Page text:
Mar 04, 2024
EGS 180 - Histories and Cultures of Oceania 5 Credits
This course examines the historical and contemporary experiences of Pacific Islanders or peoples from Oceania mainly in the U.S and their relationship to the broader diaspora. Topics include but are not limited to the meaning and significance of Oceania and Oceanic identity, the impact of colonialization on religion and education, and struggles for sovereignty and social justice. We will use various sources of knowledge, including oral histories, poetry, music, and other scholarly work to understand these topics.
Quarters Typically Offered
Designed to Serve All students
Active Date 20200401T13:21:17
Grading System Decimal Grade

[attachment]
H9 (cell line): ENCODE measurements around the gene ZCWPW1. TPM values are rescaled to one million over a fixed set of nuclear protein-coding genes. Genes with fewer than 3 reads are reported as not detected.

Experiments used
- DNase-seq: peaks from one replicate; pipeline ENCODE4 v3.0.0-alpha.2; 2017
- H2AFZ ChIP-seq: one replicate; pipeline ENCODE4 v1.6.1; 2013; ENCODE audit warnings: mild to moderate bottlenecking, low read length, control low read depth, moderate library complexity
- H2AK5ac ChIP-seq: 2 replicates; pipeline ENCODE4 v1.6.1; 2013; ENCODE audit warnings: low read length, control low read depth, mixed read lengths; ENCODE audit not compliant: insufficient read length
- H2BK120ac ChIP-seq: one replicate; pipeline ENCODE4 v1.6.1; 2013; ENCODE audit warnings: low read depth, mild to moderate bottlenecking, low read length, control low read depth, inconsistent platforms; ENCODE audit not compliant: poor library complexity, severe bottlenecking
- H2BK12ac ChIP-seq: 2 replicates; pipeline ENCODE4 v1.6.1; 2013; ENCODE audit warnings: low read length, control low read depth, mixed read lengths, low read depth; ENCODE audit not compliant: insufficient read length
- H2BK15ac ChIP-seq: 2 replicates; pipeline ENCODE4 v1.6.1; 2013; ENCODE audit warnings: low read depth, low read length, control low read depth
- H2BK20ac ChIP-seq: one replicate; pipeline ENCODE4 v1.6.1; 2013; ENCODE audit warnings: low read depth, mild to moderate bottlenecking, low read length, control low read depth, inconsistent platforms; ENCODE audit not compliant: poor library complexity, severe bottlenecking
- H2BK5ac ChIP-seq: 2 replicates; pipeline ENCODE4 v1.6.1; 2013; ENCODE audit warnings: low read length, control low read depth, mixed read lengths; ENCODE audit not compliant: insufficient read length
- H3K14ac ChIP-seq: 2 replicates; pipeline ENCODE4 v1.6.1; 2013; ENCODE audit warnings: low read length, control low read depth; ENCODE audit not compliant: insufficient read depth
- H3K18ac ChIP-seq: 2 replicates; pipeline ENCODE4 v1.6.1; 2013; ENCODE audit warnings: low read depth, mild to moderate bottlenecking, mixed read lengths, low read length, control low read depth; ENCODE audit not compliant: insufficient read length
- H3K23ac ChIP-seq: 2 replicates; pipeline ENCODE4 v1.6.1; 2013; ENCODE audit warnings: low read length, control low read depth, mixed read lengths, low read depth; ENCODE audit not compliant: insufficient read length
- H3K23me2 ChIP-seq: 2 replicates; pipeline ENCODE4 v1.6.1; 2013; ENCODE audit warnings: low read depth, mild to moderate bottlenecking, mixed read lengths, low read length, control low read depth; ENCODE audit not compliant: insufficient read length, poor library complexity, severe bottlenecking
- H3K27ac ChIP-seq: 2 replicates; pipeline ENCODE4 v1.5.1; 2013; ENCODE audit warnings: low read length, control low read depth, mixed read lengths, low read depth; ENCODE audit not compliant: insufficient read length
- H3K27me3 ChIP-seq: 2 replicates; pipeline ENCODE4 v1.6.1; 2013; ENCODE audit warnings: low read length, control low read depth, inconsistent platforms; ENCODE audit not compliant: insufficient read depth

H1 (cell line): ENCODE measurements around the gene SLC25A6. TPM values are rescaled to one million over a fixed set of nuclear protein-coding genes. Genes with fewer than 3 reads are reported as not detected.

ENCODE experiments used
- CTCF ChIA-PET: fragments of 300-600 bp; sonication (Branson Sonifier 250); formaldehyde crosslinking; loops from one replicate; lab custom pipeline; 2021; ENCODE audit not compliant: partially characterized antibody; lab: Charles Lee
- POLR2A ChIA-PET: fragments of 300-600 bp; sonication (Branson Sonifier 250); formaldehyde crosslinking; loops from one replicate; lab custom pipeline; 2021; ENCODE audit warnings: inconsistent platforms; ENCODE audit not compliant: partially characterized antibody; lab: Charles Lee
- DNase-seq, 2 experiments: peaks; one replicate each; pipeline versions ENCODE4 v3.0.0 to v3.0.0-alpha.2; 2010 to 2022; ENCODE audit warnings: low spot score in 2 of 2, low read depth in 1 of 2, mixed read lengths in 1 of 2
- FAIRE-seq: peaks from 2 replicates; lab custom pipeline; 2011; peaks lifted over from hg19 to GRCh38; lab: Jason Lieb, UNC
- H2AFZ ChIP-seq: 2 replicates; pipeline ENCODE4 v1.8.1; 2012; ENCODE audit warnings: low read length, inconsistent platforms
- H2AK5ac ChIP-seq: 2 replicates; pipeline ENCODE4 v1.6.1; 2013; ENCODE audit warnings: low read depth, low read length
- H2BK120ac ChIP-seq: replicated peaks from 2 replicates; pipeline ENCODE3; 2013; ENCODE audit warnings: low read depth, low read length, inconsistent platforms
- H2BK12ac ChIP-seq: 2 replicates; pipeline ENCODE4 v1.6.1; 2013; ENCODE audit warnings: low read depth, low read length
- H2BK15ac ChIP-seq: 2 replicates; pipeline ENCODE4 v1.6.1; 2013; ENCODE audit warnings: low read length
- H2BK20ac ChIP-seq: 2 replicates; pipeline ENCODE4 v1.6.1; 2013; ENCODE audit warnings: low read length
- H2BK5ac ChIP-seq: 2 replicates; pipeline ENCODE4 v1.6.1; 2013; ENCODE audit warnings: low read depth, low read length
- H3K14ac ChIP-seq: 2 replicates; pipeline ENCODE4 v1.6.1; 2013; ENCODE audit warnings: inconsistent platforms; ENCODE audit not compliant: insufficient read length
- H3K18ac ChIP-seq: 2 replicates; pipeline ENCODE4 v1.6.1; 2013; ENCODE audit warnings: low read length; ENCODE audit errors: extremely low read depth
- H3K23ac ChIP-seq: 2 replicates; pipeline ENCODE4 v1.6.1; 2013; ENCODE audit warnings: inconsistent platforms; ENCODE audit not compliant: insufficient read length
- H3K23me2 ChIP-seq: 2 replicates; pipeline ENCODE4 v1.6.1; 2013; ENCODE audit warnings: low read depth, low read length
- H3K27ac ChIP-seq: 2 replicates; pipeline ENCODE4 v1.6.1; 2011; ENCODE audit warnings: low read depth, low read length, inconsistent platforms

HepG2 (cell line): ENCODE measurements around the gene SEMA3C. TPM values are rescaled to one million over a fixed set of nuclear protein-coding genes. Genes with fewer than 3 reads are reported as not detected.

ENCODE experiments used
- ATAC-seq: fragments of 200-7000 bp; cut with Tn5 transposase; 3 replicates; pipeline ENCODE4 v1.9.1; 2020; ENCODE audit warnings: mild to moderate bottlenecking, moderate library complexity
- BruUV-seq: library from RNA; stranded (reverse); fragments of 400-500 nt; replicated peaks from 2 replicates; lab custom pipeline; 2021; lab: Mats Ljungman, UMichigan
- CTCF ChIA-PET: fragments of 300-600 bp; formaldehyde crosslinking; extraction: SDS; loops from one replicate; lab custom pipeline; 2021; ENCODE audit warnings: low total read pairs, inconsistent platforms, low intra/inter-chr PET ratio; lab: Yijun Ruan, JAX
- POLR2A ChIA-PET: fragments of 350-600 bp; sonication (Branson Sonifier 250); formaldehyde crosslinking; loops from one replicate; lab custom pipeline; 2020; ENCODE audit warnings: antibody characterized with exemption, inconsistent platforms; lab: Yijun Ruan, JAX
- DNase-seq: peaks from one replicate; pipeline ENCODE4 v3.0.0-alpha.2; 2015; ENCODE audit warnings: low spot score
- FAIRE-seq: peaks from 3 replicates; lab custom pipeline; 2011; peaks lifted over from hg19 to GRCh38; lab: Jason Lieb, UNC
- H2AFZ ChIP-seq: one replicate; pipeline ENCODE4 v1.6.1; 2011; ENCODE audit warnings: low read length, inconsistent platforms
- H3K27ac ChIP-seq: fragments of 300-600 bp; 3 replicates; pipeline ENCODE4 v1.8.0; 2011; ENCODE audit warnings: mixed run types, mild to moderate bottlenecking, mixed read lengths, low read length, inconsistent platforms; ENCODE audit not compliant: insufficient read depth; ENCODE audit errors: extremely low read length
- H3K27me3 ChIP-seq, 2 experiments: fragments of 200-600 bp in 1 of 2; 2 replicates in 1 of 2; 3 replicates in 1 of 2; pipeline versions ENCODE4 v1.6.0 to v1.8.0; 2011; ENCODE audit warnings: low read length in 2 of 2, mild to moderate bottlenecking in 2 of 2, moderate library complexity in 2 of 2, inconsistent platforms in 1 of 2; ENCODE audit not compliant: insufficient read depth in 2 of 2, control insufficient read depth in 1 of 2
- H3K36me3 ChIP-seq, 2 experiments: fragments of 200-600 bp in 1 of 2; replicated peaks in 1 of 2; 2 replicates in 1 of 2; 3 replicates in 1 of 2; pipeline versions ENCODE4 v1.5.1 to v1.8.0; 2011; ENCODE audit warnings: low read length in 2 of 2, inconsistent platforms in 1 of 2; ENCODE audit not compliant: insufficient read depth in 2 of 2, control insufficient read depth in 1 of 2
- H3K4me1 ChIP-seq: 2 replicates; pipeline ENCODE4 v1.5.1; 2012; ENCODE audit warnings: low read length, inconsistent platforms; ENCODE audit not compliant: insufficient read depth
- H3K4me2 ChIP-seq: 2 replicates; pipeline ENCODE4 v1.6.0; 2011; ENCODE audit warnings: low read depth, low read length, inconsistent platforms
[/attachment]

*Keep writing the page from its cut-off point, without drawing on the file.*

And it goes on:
Class Limit 38
Contact Hours: Lecture 55
Total Contact Hours 55
- Diversity & Globalism
- Social Science Area I
- What is Oceania? Who are Oceanic peoples?
- U.S. Annexation and Colonization of the Pacific
- Early Struggles for Sovereignty and Social Justice
- Religion and Spirituality
- Immigration and Diaspora
- Intergenerational Relationships
- Labor and Health
- Community Organizing and Political Advocacy in the 21st Century
Student Learning Outcomes
Compare and synthesize the historical and contemporary experiences of people from Oceania.
Identify and explain ways in which Oceanic peoples respond to and resist colonization and oppression.
Understand and articulate how Oceanic perspectives contribute to the study of race, gender, ethnicity, and indigeneity.
Apply the frameworks learned in the course to analyze issues that Oceanic people navigate using visual art, writing, or public speaking
Add to Portfolio (opens a new window)